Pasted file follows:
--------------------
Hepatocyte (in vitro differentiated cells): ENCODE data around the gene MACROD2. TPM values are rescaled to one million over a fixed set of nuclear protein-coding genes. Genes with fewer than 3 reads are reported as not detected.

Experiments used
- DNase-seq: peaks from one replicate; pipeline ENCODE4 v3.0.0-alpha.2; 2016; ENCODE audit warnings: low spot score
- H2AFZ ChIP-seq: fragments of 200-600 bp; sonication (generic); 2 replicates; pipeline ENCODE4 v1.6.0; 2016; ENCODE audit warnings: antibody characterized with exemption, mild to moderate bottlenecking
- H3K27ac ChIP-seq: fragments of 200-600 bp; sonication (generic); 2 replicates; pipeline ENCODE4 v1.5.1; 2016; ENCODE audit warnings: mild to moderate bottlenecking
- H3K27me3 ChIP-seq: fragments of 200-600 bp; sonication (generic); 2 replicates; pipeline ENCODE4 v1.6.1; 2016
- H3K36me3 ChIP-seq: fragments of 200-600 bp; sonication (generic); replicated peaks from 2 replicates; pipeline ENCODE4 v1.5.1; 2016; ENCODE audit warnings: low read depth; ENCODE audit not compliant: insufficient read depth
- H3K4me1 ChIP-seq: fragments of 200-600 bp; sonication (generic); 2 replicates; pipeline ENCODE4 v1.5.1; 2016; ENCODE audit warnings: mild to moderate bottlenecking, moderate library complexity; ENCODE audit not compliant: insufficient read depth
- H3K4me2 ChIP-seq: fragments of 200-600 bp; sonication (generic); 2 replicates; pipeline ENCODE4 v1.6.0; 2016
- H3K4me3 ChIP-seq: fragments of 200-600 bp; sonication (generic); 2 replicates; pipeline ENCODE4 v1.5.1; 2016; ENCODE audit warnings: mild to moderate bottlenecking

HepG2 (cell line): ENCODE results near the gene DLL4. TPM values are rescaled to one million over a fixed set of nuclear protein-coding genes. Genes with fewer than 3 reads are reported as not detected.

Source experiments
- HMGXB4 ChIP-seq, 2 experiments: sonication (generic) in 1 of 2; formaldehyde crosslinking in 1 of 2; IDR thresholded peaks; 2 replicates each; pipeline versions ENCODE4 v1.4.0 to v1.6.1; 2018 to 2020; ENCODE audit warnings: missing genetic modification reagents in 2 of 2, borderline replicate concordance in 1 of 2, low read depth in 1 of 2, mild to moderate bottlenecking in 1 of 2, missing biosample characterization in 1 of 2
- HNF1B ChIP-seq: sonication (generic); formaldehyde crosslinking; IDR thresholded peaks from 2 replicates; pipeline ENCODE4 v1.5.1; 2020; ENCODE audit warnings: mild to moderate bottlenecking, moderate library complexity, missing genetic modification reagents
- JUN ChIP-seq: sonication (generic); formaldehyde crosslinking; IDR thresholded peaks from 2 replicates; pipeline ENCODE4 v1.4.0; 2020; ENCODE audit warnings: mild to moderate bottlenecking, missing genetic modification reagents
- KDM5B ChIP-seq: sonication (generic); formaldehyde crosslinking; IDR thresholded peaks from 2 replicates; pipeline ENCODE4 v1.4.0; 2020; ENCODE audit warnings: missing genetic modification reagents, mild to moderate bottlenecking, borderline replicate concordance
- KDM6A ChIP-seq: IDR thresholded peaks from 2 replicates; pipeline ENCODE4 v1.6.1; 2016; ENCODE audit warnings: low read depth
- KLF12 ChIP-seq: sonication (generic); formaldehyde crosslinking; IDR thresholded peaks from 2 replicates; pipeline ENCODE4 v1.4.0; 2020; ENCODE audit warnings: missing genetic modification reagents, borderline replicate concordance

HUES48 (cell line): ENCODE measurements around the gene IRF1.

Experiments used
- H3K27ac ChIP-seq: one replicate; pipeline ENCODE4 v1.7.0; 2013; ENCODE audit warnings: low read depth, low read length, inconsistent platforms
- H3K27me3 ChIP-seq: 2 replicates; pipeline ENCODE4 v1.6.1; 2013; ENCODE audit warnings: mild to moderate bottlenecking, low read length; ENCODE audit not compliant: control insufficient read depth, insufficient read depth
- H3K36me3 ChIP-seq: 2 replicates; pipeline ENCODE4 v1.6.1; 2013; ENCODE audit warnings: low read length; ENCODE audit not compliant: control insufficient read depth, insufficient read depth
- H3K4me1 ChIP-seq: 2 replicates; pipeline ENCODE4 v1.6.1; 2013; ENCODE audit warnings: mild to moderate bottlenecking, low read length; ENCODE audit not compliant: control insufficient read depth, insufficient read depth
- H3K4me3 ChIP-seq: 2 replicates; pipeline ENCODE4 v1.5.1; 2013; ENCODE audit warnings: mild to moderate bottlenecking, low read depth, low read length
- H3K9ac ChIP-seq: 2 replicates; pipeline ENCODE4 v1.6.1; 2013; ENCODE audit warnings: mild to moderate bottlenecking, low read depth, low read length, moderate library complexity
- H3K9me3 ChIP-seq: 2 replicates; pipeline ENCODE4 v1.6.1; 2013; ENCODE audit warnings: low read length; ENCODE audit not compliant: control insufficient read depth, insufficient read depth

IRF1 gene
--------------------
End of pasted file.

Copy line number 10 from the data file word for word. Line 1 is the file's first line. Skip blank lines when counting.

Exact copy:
- H3K4me3 ChIP-seq: fragments of 200-600 bp; sonication (generic); 2 replicates; pipeline ENCODE4 v1.5.1; 2016; ENCODE audit warnings: mild to moderate bottlenecking